Your priorities, hopes and fears change over time. The more people who enter into your life the more you have to lose. Growing up can be INTIMIDATING. So as I'm now officially middle-aged (I'm Scottish so that's depressingly not a joke), here are a few truth- gems I've learnt over the years which you may or may not find useful.
Stop getting worked up about nothing.
Since I first flew out of my Mother's nether regions well ahead of schedule, it was clear I was going to have a problem with people being late. It drives me insane. I get edgy and irritable and if I'M ever late (this wil only happen if I'm waiting on a LATE bus/train/partner/donkey), it makes me want to punch things. It's one of the many traits I'd like to say I'm ok with, but I drive myself to distraction by how annoyed I get over the tiniest of things. Sometimes I stop and take some deep breaths, try to cool down and make myself see that what I'm getting my knickers in a twist about is not worth twisting good knickers for. This is often easier said than done. It became much easier after I was diagnosed with an incurable illness. Even when everything else in my life is in complete chaos, I still remind myself it could be worse: I could be in a coffin. That often serves to help me put things in perspective but I am also well aware this logic doesn’t work for everyone and often doesn’t work for me when I'm feeling at my lowest ebb. But it's worth trying, and worth reminding myself that although I don’t particularly favour "there’s always someone worse off than you" because THAT'S BEYOND OBVIOUS, it's more relevant to grade MY life-events against one another. For example: when I was 12 I thought it was not worth living when Tom who was THE LOVE OF MY LIFE moved 2 streets away, now I realise that was a slight (but only slight) overreaction. Now I worry about things like paying my mortgage and feeding my cats. Albeit without Tom :(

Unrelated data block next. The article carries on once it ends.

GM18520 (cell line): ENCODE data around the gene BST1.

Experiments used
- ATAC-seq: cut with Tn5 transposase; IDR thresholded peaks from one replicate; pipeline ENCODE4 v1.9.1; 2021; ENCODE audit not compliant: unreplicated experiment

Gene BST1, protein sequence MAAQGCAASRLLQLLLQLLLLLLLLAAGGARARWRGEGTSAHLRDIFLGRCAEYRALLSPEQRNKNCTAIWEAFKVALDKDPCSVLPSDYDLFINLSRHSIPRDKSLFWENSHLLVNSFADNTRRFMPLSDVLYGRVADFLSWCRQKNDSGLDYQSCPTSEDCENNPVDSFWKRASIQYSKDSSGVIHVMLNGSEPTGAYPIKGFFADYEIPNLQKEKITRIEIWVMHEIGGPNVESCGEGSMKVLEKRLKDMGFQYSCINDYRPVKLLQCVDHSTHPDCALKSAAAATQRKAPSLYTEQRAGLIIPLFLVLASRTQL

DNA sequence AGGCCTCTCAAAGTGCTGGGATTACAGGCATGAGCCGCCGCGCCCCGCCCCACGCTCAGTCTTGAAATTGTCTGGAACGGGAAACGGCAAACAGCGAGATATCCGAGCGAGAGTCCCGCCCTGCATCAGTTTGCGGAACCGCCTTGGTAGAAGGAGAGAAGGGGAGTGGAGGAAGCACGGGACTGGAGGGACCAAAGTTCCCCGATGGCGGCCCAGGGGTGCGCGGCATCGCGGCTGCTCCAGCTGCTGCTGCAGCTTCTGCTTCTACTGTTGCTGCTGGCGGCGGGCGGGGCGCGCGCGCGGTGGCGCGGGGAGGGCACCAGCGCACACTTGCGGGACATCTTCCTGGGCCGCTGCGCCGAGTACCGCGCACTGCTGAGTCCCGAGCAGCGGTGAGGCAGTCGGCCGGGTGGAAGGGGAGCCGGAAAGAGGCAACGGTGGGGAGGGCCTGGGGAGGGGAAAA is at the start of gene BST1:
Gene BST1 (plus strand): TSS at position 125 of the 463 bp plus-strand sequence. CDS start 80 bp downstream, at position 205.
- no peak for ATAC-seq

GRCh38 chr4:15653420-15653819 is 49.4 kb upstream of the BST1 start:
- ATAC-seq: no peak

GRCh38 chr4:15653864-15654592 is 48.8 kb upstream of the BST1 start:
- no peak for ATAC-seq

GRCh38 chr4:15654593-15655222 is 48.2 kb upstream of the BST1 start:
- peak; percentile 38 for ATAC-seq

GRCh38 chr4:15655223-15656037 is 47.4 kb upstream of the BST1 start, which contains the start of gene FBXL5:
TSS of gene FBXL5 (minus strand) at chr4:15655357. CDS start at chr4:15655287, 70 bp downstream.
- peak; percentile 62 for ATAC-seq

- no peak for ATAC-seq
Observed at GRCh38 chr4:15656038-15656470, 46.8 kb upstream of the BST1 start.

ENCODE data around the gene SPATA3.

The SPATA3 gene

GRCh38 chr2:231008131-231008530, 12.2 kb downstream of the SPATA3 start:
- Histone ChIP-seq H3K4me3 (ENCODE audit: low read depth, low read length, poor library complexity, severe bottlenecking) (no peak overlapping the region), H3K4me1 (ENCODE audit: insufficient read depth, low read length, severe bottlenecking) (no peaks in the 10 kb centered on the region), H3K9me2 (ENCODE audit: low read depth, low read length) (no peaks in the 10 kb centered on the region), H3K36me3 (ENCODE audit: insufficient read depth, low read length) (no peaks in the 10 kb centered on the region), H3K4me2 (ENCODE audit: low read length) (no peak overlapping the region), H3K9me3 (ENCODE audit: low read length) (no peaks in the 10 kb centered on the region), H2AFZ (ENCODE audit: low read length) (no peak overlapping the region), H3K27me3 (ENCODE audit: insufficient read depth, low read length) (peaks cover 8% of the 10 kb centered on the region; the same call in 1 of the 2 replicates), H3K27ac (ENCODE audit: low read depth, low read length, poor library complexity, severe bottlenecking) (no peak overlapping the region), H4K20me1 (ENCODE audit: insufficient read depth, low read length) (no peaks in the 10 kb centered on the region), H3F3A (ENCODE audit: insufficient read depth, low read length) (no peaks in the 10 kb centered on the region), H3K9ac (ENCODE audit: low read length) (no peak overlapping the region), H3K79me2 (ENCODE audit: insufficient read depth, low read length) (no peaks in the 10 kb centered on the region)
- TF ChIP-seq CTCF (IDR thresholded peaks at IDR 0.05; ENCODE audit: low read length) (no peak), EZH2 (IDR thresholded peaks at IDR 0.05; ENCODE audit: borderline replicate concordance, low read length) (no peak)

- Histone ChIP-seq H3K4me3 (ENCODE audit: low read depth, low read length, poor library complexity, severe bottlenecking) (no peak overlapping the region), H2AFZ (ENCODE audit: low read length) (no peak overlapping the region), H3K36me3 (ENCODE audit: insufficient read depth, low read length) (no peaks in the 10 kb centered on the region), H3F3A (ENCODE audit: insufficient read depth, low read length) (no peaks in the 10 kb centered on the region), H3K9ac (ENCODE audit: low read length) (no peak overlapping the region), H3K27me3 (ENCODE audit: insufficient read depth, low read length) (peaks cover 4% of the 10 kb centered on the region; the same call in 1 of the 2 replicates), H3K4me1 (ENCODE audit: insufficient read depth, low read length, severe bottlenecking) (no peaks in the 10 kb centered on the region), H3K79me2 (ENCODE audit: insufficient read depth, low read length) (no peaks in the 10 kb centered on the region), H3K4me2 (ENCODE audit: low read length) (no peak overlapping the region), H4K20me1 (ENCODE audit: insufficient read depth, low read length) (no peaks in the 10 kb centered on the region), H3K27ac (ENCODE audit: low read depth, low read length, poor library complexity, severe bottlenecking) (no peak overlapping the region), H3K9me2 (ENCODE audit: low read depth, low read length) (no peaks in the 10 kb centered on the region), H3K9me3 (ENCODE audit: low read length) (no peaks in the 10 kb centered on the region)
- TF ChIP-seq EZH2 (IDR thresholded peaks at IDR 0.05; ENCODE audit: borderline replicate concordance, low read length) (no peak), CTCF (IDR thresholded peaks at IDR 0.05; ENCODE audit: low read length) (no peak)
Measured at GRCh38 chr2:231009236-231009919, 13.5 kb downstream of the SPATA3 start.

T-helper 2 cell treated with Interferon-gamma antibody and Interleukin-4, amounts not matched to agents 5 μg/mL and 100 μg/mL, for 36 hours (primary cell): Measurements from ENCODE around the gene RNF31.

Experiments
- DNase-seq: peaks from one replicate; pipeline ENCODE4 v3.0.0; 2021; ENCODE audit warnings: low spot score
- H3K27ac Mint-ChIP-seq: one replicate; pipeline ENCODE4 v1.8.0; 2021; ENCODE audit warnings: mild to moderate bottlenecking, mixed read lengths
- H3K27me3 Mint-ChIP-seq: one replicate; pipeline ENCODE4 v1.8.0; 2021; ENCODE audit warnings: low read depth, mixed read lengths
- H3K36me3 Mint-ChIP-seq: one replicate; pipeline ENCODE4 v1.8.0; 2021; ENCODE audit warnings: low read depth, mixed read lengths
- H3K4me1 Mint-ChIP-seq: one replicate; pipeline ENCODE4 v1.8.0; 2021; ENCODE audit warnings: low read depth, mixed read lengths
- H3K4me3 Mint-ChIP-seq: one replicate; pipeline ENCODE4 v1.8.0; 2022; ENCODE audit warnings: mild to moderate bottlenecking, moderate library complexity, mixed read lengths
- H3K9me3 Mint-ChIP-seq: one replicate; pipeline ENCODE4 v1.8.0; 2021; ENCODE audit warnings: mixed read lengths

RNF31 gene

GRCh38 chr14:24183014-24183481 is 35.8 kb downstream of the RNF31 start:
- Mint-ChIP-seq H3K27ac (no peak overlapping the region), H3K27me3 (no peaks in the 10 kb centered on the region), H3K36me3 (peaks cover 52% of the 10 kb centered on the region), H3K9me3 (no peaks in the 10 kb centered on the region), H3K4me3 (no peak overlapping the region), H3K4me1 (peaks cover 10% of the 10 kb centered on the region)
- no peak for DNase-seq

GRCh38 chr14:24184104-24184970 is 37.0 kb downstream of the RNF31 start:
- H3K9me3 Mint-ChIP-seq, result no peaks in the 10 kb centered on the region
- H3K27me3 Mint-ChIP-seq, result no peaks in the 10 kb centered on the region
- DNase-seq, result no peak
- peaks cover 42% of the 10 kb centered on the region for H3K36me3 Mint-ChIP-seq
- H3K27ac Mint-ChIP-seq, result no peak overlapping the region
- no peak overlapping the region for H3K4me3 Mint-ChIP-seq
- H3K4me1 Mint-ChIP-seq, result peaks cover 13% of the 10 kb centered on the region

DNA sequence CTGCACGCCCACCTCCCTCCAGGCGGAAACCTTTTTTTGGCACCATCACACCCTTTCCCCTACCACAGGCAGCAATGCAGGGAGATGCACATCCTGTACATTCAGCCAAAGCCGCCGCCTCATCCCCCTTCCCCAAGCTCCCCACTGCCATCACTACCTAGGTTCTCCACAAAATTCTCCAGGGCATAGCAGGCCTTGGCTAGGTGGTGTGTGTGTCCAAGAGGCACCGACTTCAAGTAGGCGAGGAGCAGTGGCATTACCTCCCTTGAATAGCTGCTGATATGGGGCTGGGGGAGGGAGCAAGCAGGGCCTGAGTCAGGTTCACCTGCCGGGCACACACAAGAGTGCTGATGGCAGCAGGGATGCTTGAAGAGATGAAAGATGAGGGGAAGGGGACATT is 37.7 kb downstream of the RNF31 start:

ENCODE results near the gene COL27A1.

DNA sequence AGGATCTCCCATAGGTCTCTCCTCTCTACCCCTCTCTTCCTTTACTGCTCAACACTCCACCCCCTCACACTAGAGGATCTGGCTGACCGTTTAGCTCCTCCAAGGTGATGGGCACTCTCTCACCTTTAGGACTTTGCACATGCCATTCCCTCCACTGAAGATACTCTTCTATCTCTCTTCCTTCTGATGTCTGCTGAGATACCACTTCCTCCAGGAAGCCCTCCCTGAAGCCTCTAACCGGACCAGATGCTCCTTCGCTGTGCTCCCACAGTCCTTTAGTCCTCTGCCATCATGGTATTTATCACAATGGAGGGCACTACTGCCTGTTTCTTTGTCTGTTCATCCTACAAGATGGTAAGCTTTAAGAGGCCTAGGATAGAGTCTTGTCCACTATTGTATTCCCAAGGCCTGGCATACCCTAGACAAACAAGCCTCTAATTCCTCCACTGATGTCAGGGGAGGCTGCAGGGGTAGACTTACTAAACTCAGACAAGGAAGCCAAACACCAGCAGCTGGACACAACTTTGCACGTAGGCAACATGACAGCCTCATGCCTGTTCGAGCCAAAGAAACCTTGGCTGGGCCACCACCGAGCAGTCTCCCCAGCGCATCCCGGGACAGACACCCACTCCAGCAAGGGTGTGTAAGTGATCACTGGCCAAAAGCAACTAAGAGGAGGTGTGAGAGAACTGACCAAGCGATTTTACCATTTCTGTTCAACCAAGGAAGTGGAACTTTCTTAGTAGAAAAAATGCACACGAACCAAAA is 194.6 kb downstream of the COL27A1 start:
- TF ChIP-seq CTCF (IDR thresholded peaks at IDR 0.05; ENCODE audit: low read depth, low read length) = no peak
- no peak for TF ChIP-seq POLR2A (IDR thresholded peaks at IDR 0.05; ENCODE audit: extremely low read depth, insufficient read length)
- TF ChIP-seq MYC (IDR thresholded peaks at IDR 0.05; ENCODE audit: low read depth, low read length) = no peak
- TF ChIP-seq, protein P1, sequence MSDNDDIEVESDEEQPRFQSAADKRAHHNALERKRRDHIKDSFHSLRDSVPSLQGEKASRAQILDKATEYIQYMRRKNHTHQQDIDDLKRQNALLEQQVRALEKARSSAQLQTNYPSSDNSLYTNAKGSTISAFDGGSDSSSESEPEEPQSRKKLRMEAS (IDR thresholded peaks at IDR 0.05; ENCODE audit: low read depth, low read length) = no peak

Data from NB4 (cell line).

You are actually loved/liked/adored more than you might ever know
People are lack to remind those they love that they love them. I know this because I used to be one of them. When I became ill I was overwhelmed by an outpouring of love. So much so that I didn’t quite know what to do with it and felt strangely uncomfortable. Don’t get me wrong I'd never been short of love in my youth, but suddenly I was faced with people openly telling me how much they care and how sad they would be if they'd lost me. And not by clingy boyfriends. By my friends, family, colleagues, and I'm pretty sure my cat meowed it. I realised that it's very lovely to feel you are worthy of love, that you are totally unique. To know that you are you alone and that other people are willing to share their time and heart with you.Since my diagnosis I'd say thruthfully that a day doesn’t go by where I don’t tell someone I love them. My partner, my cats, my friends and my parents. Mainly my cats OBVS. Several hundred times an hour.
Re-evaluate your goals
When illness, or any circumstance out with your control strikes, it can be hard to see past the horror of the situation you are in. This is wholly natural and understandable. Anything big or small that stops you in your tracks is at the very least incredibly frustrating. But in order to help yourself out of this often black hole it’s important to try to take pride in your small victories. Congratulate yourself for what you have achieved and don’t focus on what you may have been able to do better had you not been ill/otherwise. Rid yourself of the 'what-if's and focus on the ‘what can be’s. You can always surprise yourself at what it is possible to achieve with just a little faith in your own abilities and a lot of enthusiasm. For example my husband's Mumford & Sons have managed to make a whole album out of only one song!
Drink Green tea
Apparently it's good for you.
Don’t marry a Mumford & Son
They communicate with one another solely through harmonica and a complex system of antique whistles.